No matter their age, consider how you can give your child some control. This could even be which arm to have an injection in, or what they might like to do as something fun or relaxing between treatments – just check first with their medical team that any activities are suitable for your child and about any safety precautions to take.

The British Medical Association has information about parental responsibility and consent, including a parental consent guide.

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Where will my child have treatment?

Children and young people with cancer are treated in a specialist children’s cancer centre called a Principal Treatment Centre (PTC). There are 21 PTCs across the UK.

It might be possible for your child to have some of their treatment at a hospital closer to home through a children’s community nursing team. Having some appointments at the PTC and some at a local hospital is known as ‘joint’ or ‘shared care’. The local hospital is called a Paediatric Oncology Shared Care Unit (POSCU).

Your child might have treatment as an inpatient (which means they stay overnight at hospital) or as an outpatient (which means they can go home overnight). If your child needs to go to hospital frequently and making these journeys is difficult, speak to your child’s clinical nurse specialist or hospital social worker; it might be possible for them to help with travel arrangements, including signposting to help towards the costs.

If your child needs to stay in hospital overnight, this is either for treatment or monitoring of side effects, such as serious or persistent infections. A family member should be able to stay with them. Young Lives vs Cancer has information about staying in hospital with your child and what you’ll need. If it’s not possible to stay with your child, reassure them that you’ll be back as soon as you can, and, if possible, when this will be.

It’s often possible to visit a hospital before treatment starts so that you and your child can familiarise yourself with the environment and ask any questions. For example, you might like to find out about:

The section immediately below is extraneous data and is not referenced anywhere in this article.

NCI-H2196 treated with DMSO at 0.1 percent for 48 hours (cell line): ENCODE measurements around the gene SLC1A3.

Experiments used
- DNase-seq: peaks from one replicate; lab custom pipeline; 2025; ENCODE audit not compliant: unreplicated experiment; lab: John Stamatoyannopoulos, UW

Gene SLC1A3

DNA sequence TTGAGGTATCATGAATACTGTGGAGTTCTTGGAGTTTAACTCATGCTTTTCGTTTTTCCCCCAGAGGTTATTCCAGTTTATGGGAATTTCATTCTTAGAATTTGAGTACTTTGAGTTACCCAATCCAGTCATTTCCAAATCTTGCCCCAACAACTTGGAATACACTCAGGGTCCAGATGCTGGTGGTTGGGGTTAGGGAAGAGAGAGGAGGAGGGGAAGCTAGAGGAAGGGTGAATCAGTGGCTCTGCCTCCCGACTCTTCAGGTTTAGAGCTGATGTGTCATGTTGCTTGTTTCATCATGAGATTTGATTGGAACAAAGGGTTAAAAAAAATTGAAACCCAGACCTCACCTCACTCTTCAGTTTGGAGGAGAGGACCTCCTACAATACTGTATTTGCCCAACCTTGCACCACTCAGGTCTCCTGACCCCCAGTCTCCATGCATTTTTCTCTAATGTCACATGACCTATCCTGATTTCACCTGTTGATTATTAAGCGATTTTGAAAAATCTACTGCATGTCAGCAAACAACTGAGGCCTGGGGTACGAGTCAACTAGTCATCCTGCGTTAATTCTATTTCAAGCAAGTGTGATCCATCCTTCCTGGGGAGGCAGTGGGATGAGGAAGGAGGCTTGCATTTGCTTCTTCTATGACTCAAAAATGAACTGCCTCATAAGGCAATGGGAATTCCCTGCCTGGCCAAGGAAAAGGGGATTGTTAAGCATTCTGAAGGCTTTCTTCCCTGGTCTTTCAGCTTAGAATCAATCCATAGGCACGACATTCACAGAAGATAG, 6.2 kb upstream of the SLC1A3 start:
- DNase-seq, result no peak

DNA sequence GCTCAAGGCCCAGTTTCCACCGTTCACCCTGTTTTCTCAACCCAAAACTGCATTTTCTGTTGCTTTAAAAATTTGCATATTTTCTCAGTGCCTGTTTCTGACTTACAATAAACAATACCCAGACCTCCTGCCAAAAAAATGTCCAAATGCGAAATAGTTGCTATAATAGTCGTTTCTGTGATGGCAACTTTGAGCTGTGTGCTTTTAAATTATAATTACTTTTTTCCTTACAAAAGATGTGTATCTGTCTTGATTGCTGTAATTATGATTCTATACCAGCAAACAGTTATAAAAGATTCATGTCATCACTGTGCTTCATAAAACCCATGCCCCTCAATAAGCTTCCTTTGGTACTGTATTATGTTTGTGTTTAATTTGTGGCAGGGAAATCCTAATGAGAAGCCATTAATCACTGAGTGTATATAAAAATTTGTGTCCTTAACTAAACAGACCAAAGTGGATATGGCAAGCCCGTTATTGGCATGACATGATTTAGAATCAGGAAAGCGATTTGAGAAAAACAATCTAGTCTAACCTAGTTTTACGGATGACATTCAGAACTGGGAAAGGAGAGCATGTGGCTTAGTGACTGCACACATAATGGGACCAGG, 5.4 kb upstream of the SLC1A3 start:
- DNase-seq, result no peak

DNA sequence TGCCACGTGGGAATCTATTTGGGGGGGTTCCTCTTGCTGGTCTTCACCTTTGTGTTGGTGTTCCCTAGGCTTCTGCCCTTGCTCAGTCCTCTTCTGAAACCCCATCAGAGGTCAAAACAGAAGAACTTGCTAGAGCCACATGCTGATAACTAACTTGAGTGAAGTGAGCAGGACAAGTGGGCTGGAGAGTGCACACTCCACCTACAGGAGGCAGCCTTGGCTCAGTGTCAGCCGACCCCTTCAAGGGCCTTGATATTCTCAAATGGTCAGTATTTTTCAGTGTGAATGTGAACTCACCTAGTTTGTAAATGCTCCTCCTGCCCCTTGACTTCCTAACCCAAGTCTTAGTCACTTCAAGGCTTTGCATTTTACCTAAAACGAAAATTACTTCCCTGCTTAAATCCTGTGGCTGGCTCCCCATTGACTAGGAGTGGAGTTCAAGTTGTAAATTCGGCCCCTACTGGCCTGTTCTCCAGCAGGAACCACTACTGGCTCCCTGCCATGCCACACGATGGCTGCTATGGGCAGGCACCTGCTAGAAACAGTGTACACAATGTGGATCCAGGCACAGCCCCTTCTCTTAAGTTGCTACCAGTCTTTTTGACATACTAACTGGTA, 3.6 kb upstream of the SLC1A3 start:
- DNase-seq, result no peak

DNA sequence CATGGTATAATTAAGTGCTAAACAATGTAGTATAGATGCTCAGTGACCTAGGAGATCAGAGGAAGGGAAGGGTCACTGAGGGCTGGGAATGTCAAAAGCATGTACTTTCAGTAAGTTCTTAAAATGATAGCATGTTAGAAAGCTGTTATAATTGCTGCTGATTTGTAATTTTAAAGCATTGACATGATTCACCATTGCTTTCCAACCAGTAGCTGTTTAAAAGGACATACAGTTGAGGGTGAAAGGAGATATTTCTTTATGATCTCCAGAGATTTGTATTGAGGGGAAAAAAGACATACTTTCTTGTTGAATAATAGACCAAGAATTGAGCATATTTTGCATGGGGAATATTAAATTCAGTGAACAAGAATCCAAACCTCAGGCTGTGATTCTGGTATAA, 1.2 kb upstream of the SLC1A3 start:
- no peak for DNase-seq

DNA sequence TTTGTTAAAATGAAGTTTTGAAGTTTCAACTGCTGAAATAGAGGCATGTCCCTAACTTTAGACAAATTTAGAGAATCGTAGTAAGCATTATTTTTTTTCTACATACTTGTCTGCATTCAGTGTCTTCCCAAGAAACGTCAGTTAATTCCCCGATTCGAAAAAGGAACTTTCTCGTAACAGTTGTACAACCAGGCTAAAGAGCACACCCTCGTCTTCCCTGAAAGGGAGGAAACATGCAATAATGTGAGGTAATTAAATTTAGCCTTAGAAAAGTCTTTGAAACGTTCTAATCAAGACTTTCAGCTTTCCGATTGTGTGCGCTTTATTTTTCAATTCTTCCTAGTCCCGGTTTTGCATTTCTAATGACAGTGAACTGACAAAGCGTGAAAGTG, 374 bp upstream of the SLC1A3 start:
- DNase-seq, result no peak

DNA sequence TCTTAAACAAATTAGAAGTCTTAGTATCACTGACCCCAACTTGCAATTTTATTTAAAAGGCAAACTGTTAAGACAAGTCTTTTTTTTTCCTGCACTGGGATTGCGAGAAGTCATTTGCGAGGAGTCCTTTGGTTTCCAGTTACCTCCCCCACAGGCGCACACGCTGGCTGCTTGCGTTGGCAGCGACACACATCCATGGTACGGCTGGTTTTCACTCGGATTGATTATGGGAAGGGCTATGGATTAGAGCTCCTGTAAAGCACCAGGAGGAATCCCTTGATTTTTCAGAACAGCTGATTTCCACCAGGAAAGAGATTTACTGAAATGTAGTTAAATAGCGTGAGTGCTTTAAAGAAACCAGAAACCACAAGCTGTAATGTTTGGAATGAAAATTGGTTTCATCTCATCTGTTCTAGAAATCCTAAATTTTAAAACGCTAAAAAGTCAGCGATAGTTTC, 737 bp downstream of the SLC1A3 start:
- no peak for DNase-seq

• facilities, such as a TV, WiFi access, a common room and a kitchen
  • social and emotional support, for example through social activities, social workers, play specialists or counsellors – some of this support might be available at the hospital and some within the community
  • educational support through hospital teachers
  • visitor policies, such as when visiting hours are and what visitors can and shouldn’t bring. 
 
I decorated my son’s room so that it didn’t even look like a hospital room anymore – there were fairy lights everywhere and we tried to make it fun. He had lots of things that he could do in bed like drawing, Lego and stickers.
Laura, whose son was diagnosed with lymphoma and is now over 10 years in remission 

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How much time will my child spend in hospital?

How often and for how long your child goes into hospital depends on factors, including:

  • their treatment schedule, including the type and dose
  • times when their medical team needs to keep closer checks on them, such as, if they develop an infection that needs treatment, or experience side effects of treatment that need to be monitored.

Your child’s medical team should be able to give you information about how much time your child is likely to spend in hospital.

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Social workers

A social worker can support children who have cancer and their families. They can help with a range of things; for example, they might help to:

  • explain your child’s lymphoma to them